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Re: IPF rules
I dont know if this is relevant, but my ISP upgraded hardware.
The nameserver only uses IPv6 addresses (and only IPv6 protocol?) .
I found IPv4 addresses using nslookup.
On Fri, Jul 2, 2021 at 11:13 PM Jason Mitchell <jmitchel%bigjar.com@localhost> wrote:
> On 7/1/21 10:17 PM, Todd Gruhn wrote:
> > I like the point about DNS -- sooo if I accept tcp/53 and udp/53, that
> > can speed things
> > up?
> > On Thu, Jul 1, 2021 at 10:03 PM Todd Gruhn <tgruhn2%gmail.com@localhost> wrote:
> >> How would I know if IPF is the problem?
> >> I stole the IPF rules from 2 of the IPF examples in /usr/share/examples/ipf
> >> On Thu, Jul 1, 2021 at 9:39 PM Brett Lymn <blymn%internode.on.net@localhost> wrote:
> >>> On Thu, Jul 01, 2021 at 07:05:13PM -0400, Todd Gruhn wrote:
> >>>> Is there a way to order IPF-rules so I can get on gmail quicker?
> >>>> What about speeding up network access in general?
> >>> A couple of thoughts:
> >>> 1) are you sure it is ipf causing the issue? How is gmail without the
> >>> firewall on? I wouldn't expect a performance impact from ipf unless
> >>> your firewalling is very complex.
> >>> 2) are you sure your rules are correct? A particularly favourite
> >>> hobby-horse of mine is people blocking DNS over tcp/53 due to the
> >>> totally WRONG belief that only dns zone transfers use tcp/53. This is
> >>> WRONG (did I say wrong?) - if a DNS response won't fit into a UDP packet
> >>> then the DNS server will reply to the client telling it to try over tcp.
> >>> If your firewall doesn't allow that to happen there may be delays in
> >>> name resolution which could cause the appearance that gmail is slow.
> >>> --
> >>> Brett Lymn
> >>> --
> >>> Sent from my NetBSD device.
> >>> "We are were wolves",
> >>> "You mean werewolves?",
> >>> "No we were wolves, now we are something else entirely",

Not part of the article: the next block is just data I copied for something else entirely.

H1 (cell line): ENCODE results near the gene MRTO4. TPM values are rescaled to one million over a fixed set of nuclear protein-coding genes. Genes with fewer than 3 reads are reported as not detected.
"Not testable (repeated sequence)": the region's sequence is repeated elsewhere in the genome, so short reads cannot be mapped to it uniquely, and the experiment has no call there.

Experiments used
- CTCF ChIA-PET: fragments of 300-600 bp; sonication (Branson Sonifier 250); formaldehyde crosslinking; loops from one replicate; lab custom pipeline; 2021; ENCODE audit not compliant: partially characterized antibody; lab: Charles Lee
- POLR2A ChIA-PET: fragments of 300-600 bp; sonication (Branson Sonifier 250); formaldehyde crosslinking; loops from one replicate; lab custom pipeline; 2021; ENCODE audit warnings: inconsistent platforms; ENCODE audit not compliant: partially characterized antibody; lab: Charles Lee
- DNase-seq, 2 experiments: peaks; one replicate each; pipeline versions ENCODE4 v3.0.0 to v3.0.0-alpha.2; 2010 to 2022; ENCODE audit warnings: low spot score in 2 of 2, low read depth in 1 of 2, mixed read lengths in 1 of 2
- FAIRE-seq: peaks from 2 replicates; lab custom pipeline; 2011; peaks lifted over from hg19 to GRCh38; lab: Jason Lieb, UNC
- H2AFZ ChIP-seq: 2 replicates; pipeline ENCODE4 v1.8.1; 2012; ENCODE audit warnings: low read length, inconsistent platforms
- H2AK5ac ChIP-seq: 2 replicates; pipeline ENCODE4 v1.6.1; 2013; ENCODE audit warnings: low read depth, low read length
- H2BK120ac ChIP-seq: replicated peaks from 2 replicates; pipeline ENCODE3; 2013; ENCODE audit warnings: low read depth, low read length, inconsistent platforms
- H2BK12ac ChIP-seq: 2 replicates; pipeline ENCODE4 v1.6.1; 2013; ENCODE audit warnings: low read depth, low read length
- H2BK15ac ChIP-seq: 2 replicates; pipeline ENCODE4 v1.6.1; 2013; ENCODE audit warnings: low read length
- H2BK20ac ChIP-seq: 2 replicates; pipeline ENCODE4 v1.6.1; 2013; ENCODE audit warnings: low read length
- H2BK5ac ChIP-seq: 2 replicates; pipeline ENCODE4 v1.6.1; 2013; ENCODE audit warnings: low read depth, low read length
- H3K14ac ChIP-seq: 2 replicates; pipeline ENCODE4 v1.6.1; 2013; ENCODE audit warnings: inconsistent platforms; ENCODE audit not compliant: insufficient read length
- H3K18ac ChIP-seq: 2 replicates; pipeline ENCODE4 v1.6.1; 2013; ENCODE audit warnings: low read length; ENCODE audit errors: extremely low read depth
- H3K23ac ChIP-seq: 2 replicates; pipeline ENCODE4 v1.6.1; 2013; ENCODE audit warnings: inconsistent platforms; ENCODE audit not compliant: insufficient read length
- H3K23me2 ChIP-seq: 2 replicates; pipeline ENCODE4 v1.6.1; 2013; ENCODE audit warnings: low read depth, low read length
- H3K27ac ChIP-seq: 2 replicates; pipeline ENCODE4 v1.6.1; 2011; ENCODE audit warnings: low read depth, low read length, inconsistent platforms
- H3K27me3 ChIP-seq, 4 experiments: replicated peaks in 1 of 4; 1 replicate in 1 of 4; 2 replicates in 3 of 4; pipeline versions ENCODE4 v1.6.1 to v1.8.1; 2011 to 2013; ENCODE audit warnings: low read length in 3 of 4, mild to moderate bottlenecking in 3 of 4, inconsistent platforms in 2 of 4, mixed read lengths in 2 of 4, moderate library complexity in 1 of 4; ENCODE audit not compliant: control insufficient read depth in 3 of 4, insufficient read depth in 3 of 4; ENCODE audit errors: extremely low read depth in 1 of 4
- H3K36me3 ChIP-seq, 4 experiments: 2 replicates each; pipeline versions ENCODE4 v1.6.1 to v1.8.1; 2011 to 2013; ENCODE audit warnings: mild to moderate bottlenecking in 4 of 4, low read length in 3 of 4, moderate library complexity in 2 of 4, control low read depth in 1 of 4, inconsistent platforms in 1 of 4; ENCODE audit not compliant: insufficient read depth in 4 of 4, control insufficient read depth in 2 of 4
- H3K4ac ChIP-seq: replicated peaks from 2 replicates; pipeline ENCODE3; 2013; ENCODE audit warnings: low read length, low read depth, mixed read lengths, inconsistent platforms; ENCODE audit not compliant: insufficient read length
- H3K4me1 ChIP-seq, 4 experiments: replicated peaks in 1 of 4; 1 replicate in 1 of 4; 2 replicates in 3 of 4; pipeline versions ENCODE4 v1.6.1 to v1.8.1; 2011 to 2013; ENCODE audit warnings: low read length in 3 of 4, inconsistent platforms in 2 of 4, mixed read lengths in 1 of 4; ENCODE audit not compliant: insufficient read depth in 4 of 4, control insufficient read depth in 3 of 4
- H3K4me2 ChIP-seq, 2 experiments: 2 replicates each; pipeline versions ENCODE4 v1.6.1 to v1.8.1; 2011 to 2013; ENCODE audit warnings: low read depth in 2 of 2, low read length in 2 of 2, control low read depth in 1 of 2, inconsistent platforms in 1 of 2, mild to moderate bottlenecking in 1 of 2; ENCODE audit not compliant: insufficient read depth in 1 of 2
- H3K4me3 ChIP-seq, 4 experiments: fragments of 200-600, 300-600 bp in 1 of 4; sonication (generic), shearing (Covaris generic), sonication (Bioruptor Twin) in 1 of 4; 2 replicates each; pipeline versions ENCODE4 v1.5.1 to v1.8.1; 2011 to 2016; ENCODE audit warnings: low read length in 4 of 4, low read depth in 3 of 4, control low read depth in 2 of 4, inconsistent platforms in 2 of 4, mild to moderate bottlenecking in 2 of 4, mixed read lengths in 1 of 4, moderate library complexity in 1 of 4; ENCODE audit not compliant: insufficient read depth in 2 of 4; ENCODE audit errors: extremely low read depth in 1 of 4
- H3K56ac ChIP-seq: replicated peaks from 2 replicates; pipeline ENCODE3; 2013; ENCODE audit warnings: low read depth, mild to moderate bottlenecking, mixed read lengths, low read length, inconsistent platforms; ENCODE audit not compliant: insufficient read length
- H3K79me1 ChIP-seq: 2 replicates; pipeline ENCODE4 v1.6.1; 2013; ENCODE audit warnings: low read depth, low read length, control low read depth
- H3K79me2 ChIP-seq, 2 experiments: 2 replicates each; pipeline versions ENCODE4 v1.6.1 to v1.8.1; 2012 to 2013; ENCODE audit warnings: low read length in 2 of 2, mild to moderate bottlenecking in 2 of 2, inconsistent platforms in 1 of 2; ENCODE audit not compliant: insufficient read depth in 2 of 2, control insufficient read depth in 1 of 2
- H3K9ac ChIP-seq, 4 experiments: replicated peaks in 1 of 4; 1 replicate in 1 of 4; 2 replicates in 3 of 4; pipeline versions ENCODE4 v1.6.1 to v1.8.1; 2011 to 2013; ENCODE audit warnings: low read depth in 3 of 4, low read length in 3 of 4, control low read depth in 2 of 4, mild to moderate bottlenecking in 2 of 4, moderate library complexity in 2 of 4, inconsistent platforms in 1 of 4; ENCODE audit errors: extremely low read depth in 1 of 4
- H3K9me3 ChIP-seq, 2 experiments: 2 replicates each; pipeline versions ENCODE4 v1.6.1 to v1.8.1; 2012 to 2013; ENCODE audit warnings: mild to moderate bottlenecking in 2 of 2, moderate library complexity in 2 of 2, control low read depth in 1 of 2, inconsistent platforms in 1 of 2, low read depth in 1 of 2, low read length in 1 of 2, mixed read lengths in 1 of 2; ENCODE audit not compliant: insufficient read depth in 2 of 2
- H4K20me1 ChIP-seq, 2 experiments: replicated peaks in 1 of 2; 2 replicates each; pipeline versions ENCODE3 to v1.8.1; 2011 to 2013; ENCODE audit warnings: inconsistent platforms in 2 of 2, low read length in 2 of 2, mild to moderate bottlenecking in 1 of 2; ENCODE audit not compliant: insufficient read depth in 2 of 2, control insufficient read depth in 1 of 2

> >>> "Oh"
> I think you would only need to allow inbound connections to tcp port 53
> if you were running a nameserver on your machine. You would want to make
> sure that you allow outbound connections on tcp port 53 from your
> nameserver in any case. Are you using your own nameserver or are you
> using another machine for name resolution?
> If the nameserver isn't on your computer than: "nc -w 4 -v <nameserver
> ip> 53" will let you know if you can connect to that server on port 53.
> (-v = verbose, -w 4 = 4 second timeout so you don't wait forever). If
> there's a network problem the connection will timeout or you'll get an
> error. Here are examples:
> # nc -w 4 -v 220.127.116.11 53
> nc: connect to 18.104.22.168 port 53 (tcp) failed: Connection timed out
> # nc -w 4 -v 22.214.171.124 53
> Connection to 126.96.36.199 53 port [tcp/domain] succeeded!
> # nc -w 4 -v <local ip> 53
> nc: connect to <local ip> port 53 (tcp) failed: Connection refused
> Use Ctrl-D to close nc if a connection is made. If you're not sure what
> nameserver you're using then "resolvconf -l" should show you. I'm
> simplifying somewhat as things can be (much) more complicated. But
> hopefully I've made things somewhat clearer. <crosses fingers>
> And I use mail.google.com somewhat often and it goes to the same place
> as gmail.com.
> Jason M.
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